We walked through the lush rainforest to Ruth’s house in the Goroka Highlands in Papua New Guinea, down steep dirt track pathways quite a long way, sun streaming through the tropical plants – a really beautiful scene, like the Garden of Eden, untouched.
The first stop down the path was the church that the families have built with the money from Among Equals. All of the children came to meet us, so proud to show us this lovely building (the children would usually be at school, but as a special treat they wanted to meet us).
All of these local families are supported by micro-plots of land – family plots where they earn a small amount of money looking after the coffee plantation.
British and German colonists established the plantations in PNG – banana, coconut, coffee, cocoa. But the main workforce in the area is flown in from other parts of the country or overseas. The local families’ only other form of income is the sale of Bilum bags.
Further down the hill, with the blazing sun on our backs, we arrived at the cluster of homes built into the hillside that make up the village where Ruth lives. Again, the money from the sale of Among Equals bags has had a direct and powerful impact – the walls to Ruth’s house were paid for with this money. And Ruth is now able to send her children to school, two of whom live in the house with her, while the other son is away boarding.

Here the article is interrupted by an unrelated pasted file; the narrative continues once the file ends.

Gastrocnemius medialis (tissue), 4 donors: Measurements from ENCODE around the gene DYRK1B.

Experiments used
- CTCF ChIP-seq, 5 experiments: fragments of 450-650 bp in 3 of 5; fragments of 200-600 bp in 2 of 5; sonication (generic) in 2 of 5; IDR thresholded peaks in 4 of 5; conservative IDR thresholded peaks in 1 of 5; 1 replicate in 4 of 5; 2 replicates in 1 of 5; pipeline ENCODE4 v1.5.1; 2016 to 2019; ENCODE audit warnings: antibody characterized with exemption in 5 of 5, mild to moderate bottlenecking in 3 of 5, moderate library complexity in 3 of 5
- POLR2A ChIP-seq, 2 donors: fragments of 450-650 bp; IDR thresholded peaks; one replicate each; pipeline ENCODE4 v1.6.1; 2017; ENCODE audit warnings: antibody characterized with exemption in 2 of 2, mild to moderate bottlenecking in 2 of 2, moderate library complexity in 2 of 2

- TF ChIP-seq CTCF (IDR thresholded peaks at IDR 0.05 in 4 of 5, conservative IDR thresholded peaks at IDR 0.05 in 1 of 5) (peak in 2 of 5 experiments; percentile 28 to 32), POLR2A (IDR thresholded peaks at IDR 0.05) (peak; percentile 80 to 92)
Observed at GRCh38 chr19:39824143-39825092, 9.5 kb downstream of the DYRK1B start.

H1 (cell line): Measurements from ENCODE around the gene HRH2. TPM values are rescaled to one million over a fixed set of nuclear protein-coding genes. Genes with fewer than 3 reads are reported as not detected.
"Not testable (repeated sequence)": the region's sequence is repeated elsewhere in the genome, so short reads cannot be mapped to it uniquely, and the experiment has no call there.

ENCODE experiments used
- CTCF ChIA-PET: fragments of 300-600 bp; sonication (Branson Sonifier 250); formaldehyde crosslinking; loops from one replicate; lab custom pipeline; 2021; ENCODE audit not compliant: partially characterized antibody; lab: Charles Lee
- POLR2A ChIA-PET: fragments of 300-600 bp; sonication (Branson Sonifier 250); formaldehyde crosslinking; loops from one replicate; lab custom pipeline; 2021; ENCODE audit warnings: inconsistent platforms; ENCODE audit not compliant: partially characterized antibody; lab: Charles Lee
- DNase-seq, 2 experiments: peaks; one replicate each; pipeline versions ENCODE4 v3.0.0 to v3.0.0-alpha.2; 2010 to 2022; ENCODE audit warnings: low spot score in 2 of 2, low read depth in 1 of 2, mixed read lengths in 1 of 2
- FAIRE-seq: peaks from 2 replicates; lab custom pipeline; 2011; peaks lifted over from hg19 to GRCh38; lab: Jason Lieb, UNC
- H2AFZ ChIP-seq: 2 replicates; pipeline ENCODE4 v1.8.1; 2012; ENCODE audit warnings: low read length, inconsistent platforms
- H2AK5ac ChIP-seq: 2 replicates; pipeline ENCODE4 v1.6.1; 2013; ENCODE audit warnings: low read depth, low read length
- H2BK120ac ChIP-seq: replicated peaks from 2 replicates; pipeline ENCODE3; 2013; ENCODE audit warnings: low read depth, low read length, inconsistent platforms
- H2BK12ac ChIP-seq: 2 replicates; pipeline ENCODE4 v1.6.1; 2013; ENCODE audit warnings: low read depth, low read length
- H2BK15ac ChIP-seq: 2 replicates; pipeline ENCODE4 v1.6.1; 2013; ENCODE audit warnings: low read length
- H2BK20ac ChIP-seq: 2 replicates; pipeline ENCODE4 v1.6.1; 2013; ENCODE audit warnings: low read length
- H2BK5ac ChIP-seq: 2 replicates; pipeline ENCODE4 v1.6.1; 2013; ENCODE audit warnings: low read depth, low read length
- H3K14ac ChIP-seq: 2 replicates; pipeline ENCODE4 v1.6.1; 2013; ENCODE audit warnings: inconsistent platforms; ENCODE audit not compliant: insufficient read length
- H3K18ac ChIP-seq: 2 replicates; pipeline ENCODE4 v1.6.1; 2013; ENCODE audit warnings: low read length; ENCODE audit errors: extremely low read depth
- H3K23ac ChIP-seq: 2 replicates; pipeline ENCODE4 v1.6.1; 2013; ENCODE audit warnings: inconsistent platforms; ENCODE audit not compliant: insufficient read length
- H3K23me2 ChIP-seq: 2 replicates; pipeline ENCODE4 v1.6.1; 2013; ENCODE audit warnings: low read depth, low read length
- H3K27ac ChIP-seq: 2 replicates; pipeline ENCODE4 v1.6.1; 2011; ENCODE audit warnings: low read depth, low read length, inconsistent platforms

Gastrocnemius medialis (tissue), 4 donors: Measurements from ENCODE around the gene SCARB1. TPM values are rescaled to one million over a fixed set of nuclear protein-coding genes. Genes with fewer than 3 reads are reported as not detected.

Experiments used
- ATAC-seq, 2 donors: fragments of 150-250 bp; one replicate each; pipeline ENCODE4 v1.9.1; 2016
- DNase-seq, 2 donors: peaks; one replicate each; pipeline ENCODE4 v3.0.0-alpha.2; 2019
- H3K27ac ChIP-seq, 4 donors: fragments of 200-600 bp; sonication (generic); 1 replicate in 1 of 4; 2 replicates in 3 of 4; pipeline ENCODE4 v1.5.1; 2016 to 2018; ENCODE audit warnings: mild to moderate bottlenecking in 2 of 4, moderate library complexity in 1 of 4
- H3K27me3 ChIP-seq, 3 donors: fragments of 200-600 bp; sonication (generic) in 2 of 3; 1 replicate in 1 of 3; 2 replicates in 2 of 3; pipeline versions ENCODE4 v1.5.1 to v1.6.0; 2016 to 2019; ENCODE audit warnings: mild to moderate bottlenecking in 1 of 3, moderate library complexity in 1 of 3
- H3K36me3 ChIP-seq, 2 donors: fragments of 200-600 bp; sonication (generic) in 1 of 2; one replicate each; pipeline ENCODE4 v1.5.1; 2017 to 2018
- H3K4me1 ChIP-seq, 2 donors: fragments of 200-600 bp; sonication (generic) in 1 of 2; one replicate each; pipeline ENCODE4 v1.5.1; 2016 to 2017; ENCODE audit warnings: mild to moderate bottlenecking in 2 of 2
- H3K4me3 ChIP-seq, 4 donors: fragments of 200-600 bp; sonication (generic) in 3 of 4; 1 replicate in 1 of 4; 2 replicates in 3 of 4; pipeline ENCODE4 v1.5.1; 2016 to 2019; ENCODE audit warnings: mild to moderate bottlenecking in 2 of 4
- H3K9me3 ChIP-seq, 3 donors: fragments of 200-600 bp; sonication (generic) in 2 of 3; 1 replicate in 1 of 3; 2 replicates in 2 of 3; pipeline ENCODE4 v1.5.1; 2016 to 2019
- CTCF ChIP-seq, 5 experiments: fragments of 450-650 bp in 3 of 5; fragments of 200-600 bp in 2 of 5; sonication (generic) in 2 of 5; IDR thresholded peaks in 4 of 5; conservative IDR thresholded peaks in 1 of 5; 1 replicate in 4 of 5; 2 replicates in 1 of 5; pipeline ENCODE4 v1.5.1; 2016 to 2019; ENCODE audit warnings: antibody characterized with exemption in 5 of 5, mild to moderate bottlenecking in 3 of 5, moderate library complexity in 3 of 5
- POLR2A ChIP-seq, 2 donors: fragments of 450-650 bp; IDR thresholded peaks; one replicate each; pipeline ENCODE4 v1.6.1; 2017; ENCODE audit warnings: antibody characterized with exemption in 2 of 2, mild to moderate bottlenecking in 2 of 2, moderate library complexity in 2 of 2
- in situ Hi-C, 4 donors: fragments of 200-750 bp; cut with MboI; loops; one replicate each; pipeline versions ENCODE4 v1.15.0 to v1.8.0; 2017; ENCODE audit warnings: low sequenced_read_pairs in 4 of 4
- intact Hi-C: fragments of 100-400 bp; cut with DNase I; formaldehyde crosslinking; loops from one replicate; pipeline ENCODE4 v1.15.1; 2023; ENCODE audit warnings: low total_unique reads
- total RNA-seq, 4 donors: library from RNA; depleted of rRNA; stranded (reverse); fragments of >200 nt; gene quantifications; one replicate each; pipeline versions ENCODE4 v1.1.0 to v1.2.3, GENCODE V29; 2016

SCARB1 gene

There is no electricity or running water, and no infrastructure for hygiene in the village. The only place to gather water is back up the dirt track that we have spent the better part of 20 minutes climbing down. The hillside is also littered with rubbish, as there is nowhere to dispose of things.
The women weave by candlelight or kerosene lamp. As a result their eyesight is deteriorating, since the only time to weave is at night. They cook over an open fire, and bathe in the small, dirt-coloured puddle in the centre of the village.
There are few if any of the modern conveniences we take for granted – as recently as 50 or so years ago, the people were living a traditional tribal lifestyle.
In the village, the age-old practice of Bilum weaving is taught to the younger generation of girls. It is an oral culture that passes on tradition through storytelling, first appearing some 75,000 years ago according to the anthropological data. None of these women have been to school, they can’t read or write and most don’t know how old they are. When we asked them their age they tried to remember how many Christmases they have had!
I am constantly inspired by the women’s spirit, strength and determination to make a better future for themselves and their children.